Sixth Grader Excited about Composting, Gardening, and Recycling at School

Berwyn Heights Elementary has been certified as a green school by the Maryland Association for Environmental and Outdoor Education (MAEOE). One student member of the school’s environmental club wrote about how Berwyn Heights Elementary runs a successful composting and gardening program.

Hi, I’m Zada and I’m in 6th grade at Berwyn Heights Elementary School in Prince George’s County. I’m a member of the school’s environmental club for the second year now. In the environmental club we do many activities. Some things we do are composting, recycling, and trying to be as green as possible!

Composting was the main thing we did. We would compost every week last year. This year we have buckets for compost in the lunchroom and outside classrooms. Every day some sixth graders, including me, collect the buckets from the cafeteria and classrooms and empty the compost. It is later dumped into a larger compost bin that is located outside of our school. In the compost we put in greens and browns. Greens are things like apple cores, banana peels, orange peels, coffee grounds, egg shells, and salad without dressing, cheese or meat. Browns are things like leaves, grass clippings, and hay. Meat, cheese, dressing, and large sticks and twigs cannot be composted. The ratio is every bucket of greens needs three buckets of browns.

When we began composting last year, we only collected food scraps from breakfast. It took us a long time to fill our large compost bin outside. When we finally filled it, we mixed it up really well and then let it “cook.” While it “cooked” (which was really just sitting there breaking down), we took the temperature of it a few times a week. When it was really breaking down the temperatures got as high as 130 degrees! Once during the cooking process, we pulled everything out, mixed it again and then put it back in the bin.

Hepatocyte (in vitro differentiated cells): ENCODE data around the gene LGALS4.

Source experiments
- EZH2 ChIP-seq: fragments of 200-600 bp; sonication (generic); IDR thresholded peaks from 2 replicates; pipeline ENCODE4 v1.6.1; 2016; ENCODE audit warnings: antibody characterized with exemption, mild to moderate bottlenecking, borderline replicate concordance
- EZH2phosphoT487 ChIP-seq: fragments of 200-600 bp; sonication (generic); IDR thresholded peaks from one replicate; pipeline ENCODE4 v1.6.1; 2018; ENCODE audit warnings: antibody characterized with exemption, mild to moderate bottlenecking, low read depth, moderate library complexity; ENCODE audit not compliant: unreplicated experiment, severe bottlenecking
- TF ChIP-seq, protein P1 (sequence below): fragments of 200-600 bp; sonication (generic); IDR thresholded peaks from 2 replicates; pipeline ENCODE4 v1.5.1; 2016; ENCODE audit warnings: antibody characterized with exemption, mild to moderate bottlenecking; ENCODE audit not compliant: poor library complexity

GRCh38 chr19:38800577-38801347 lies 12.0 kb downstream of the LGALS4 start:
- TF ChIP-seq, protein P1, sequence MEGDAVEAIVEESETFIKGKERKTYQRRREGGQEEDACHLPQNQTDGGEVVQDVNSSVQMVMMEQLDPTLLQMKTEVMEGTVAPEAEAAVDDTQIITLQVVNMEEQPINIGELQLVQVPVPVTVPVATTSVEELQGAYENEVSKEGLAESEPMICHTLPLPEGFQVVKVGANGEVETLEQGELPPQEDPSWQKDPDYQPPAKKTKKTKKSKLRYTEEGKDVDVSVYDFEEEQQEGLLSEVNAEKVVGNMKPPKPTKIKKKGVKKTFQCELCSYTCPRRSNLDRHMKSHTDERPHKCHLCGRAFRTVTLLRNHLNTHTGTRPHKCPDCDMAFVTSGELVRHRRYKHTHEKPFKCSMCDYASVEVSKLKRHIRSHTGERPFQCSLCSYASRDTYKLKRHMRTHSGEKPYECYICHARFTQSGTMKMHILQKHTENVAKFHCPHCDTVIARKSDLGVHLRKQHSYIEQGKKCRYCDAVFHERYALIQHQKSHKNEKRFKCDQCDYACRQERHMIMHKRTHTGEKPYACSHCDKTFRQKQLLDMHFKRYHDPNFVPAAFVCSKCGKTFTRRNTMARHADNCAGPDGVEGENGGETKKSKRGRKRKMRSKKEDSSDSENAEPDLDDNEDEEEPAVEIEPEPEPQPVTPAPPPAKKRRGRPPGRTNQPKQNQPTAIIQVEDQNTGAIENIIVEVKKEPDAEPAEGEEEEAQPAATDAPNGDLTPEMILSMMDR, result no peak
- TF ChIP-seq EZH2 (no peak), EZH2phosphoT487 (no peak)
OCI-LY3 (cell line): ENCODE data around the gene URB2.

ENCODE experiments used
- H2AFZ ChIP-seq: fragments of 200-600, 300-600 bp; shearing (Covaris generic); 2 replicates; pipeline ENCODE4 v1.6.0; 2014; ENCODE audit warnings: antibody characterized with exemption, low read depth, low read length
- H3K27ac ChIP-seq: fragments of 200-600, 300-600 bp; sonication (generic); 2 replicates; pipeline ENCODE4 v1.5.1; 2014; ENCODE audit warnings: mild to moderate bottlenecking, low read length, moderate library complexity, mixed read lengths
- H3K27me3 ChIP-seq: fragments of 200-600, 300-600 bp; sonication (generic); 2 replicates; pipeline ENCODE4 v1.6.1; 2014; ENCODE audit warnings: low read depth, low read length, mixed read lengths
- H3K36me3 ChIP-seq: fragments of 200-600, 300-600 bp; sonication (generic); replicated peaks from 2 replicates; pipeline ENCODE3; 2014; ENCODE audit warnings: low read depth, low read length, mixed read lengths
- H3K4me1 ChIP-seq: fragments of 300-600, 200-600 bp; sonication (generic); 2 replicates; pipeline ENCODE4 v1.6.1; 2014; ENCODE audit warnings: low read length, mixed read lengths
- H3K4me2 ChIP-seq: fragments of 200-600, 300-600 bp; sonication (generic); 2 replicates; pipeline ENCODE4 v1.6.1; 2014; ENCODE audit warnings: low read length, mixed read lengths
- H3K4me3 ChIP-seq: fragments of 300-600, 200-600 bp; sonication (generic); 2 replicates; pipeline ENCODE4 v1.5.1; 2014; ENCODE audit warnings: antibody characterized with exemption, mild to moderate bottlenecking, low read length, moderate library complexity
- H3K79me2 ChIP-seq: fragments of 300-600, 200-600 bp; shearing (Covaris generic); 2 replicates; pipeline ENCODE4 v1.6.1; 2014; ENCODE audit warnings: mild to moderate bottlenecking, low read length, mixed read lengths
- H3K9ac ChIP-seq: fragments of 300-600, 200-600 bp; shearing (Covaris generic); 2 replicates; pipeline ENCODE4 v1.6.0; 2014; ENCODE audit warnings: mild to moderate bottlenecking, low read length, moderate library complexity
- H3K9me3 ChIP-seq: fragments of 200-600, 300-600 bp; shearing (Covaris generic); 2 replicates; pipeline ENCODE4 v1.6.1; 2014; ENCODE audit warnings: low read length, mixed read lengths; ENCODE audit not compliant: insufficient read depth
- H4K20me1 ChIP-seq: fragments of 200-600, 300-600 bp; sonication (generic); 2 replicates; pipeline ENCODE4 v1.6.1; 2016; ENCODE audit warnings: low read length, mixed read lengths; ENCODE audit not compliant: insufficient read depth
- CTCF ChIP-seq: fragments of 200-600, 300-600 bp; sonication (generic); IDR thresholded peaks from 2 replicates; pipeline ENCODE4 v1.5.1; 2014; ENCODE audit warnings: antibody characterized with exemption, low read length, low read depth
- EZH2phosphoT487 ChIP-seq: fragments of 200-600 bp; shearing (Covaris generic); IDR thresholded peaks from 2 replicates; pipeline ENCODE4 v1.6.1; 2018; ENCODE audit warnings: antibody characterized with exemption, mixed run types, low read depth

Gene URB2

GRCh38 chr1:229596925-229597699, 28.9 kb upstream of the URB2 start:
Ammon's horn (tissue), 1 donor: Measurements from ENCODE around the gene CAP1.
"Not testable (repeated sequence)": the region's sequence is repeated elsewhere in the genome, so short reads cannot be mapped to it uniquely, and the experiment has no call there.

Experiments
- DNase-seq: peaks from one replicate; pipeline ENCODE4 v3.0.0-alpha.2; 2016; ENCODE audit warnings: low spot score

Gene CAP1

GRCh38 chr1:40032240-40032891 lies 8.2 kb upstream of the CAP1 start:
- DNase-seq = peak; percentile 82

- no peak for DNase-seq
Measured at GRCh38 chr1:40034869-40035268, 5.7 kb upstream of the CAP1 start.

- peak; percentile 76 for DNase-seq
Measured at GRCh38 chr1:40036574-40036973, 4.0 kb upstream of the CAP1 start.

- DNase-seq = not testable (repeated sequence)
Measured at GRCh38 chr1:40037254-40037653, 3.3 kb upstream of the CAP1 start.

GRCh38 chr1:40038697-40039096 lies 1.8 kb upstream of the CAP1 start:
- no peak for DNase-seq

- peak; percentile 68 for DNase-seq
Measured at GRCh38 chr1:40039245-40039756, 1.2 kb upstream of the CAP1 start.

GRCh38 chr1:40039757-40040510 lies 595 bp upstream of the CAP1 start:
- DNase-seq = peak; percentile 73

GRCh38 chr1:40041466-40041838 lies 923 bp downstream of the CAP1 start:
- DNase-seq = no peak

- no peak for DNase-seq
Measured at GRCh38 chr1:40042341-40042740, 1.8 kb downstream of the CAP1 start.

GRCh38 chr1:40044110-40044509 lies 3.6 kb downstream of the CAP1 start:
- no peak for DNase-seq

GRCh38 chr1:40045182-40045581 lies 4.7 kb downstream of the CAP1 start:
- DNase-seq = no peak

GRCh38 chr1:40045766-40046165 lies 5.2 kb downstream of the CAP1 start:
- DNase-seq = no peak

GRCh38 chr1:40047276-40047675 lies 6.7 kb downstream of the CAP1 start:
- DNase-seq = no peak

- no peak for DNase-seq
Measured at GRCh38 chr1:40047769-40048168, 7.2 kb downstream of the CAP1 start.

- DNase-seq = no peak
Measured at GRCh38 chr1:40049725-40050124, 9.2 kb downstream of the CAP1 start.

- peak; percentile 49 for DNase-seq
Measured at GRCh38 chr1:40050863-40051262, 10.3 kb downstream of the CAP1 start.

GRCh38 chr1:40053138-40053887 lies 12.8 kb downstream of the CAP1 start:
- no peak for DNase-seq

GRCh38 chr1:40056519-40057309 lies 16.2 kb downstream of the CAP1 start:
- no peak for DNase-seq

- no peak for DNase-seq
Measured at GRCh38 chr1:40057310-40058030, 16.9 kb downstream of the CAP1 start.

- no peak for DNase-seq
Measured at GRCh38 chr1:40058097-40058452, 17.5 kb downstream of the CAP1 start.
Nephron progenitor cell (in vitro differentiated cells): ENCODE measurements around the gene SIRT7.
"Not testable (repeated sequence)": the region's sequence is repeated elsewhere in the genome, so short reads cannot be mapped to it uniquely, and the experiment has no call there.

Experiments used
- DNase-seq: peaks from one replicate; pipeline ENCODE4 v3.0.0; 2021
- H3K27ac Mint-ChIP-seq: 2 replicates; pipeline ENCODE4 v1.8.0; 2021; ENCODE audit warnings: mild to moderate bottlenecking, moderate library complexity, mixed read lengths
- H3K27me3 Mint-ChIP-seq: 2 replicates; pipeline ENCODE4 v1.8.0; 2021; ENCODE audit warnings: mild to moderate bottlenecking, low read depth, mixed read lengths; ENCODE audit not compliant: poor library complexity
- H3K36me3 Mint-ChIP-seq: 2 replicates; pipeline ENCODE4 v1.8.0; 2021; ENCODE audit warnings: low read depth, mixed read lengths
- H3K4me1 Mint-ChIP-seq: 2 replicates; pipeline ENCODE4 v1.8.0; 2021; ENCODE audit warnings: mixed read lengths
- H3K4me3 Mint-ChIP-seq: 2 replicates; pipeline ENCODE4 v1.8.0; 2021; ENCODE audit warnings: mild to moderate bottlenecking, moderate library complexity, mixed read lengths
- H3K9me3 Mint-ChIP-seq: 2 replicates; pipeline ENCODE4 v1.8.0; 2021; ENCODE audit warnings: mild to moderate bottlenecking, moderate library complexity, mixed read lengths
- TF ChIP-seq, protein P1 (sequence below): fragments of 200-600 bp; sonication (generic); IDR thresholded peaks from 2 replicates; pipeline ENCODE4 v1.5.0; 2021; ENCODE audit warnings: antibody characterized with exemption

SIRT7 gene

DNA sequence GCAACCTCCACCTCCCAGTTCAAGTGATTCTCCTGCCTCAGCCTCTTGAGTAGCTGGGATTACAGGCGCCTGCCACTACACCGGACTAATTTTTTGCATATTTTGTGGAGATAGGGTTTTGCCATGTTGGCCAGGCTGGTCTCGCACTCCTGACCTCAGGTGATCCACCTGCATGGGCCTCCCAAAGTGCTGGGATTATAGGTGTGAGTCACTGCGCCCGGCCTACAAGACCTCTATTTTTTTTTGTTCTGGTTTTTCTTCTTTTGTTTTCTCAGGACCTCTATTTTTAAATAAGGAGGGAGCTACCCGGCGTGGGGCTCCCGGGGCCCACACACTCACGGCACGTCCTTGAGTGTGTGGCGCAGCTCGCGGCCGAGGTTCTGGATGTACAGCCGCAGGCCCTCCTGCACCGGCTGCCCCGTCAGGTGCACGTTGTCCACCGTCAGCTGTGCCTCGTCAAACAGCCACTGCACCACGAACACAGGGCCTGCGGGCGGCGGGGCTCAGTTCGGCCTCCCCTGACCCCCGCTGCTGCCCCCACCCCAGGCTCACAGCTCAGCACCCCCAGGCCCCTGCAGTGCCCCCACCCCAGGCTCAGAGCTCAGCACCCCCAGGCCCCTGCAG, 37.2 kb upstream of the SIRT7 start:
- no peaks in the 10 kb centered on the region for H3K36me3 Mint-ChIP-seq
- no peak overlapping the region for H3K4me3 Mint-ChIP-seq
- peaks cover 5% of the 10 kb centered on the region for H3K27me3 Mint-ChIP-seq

This year when we returned to school the bin had dropped down significantly in size. We learned that that was due to the browns and greens breaking down. Now it was time to sift the compost. We used what looked like a large screen. The students in the environmental club had to take everything out of the compost bin. Using wheelbarrows, we transferred the compost from the bins to the screen. We shook the screen with the compost in it and anything that fell through was ready to be used in our fall garden! Anything that didn’t fall through wasn’t ready and we put back in the compost bin into the compost to decompose more.

As I mentioned, we also garden here at Berwyn Heights Elementary School. Each year, the BHES PTA Green Team members come to the school and help students plant seeds in our raised bed garden. Some of the things we plant are lettuce, carrots, radishes, red cabbage, broccoli, cauliflower, and more. It’s pretty cool. We get to watch them grow over the course of several weeks. We water our crops and make sure they’re not becoming infected by bugs. Then we harvest our crops and get to eat them during lunch!

Recycling is important at our school too. Every classroom has a recycling bin in it. Then every week the students in the environmental club go around the school and collect the recycling. We then used some of the recycling to make bird feeders. Our teacher, Ms. Ottaiano provided us with bird food, and we were able to take our feeders home and watch the birds eat.

Our school’s environmental club also went to the MAEOE event at Sandy Point State Park last June where we were recognized for becoming recertified as a green school for the second time! We got a flag to show that we are a green school. The teachers also had a big part to do with the environmental club such as, Ms. Ottaiano, Ms. Lewandowski, Mrs. Bastio, and many more.

Read more about the Maryland Green Schools Award Program on the MAEOE website.

Read more about the Berwyn Heights Elementary School Gardens here and here.

Read about PGCPS’s recycling program here.

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